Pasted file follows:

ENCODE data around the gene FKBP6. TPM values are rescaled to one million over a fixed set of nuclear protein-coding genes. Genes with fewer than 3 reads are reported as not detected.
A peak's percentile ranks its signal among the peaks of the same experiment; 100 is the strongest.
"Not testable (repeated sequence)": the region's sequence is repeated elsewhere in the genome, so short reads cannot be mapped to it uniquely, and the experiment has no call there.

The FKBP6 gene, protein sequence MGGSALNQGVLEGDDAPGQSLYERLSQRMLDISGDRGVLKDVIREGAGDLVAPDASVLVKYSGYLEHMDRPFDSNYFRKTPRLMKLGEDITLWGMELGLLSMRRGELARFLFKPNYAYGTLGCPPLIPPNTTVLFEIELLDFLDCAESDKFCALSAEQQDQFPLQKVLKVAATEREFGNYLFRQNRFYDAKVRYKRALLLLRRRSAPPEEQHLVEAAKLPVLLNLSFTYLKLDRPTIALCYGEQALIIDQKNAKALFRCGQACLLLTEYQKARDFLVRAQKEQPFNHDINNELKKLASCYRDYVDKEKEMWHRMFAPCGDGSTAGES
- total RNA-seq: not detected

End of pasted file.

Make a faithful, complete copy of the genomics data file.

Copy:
ENCODE data around the gene FKBP6. TPM values are rescaled to one million over a fixed set of nuclear protein-coding genes. Genes with fewer than 3 reads are reported as not detected.
A peak's percentile ranks its signal among the peaks of the same experiment; 100 is the strongest.
"Not testable (repeated sequence)": the region's sequence is repeated elsewhere in the genome, so short reads cannot be mapped to it uniquely, and the experiment has no call there.

The FKBP6 gene, protein sequence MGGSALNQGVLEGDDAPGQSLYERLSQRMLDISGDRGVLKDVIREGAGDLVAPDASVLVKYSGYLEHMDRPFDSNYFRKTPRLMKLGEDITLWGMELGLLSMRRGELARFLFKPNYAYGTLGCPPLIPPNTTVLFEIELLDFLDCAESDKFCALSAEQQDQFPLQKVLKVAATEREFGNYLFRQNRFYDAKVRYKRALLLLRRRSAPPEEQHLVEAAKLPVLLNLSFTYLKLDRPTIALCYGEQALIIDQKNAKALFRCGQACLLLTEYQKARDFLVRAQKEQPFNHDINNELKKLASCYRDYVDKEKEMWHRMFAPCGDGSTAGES
- total RNA-seq: not detected